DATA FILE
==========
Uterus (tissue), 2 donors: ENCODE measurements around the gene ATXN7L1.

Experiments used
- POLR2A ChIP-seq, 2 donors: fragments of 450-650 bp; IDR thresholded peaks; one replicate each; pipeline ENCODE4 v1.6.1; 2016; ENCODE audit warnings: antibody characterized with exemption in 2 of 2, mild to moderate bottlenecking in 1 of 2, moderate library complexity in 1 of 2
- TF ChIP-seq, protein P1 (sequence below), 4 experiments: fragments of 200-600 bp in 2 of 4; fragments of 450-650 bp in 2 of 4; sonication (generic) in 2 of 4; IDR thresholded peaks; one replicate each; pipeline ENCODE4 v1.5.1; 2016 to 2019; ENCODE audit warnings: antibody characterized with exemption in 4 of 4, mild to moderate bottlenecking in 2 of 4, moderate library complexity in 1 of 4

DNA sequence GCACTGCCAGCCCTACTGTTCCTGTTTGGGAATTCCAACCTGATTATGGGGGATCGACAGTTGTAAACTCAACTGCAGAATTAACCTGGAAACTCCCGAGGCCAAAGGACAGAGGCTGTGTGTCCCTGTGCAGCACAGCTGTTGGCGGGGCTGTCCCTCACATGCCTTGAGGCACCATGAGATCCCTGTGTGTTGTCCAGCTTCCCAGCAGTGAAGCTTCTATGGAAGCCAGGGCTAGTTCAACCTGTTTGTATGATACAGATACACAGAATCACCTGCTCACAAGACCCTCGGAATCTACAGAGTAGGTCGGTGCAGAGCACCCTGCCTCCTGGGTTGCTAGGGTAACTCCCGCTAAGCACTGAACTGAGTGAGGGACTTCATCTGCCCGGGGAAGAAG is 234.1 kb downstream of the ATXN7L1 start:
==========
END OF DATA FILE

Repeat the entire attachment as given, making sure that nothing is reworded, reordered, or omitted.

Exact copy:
Uterus (tissue), 2 donors: ENCODE measurements around the gene ATXN7L1.

Experiments used
- POLR2A ChIP-seq, 2 donors: fragments of 450-650 bp; IDR thresholded peaks; one replicate each; pipeline ENCODE4 v1.6.1; 2016; ENCODE audit warnings: antibody characterized with exemption in 2 of 2, mild to moderate bottlenecking in 1 of 2, moderate library complexity in 1 of 2
- TF ChIP-seq, protein P1 (sequence below), 4 experiments: fragments of 200-600 bp in 2 of 4; fragments of 450-650 bp in 2 of 4; sonication (generic) in 2 of 4; IDR thresholded peaks; one replicate each; pipeline ENCODE4 v1.5.1; 2016 to 2019; ENCODE audit warnings: antibody characterized with exemption in 4 of 4, mild to moderate bottlenecking in 2 of 4, moderate library complexity in 1 of 4

DNA sequence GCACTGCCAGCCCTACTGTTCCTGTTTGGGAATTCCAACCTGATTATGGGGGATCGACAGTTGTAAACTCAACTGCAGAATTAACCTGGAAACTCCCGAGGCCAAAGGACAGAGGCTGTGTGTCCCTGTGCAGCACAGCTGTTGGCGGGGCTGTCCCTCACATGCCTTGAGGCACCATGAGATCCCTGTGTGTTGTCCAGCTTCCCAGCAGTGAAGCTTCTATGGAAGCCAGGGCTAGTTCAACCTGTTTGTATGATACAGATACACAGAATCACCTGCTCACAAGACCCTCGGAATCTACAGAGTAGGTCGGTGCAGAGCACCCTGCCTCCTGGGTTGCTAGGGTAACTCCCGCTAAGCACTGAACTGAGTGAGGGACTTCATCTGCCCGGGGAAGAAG is 234.1 kb downstream of the ATXN7L1 start: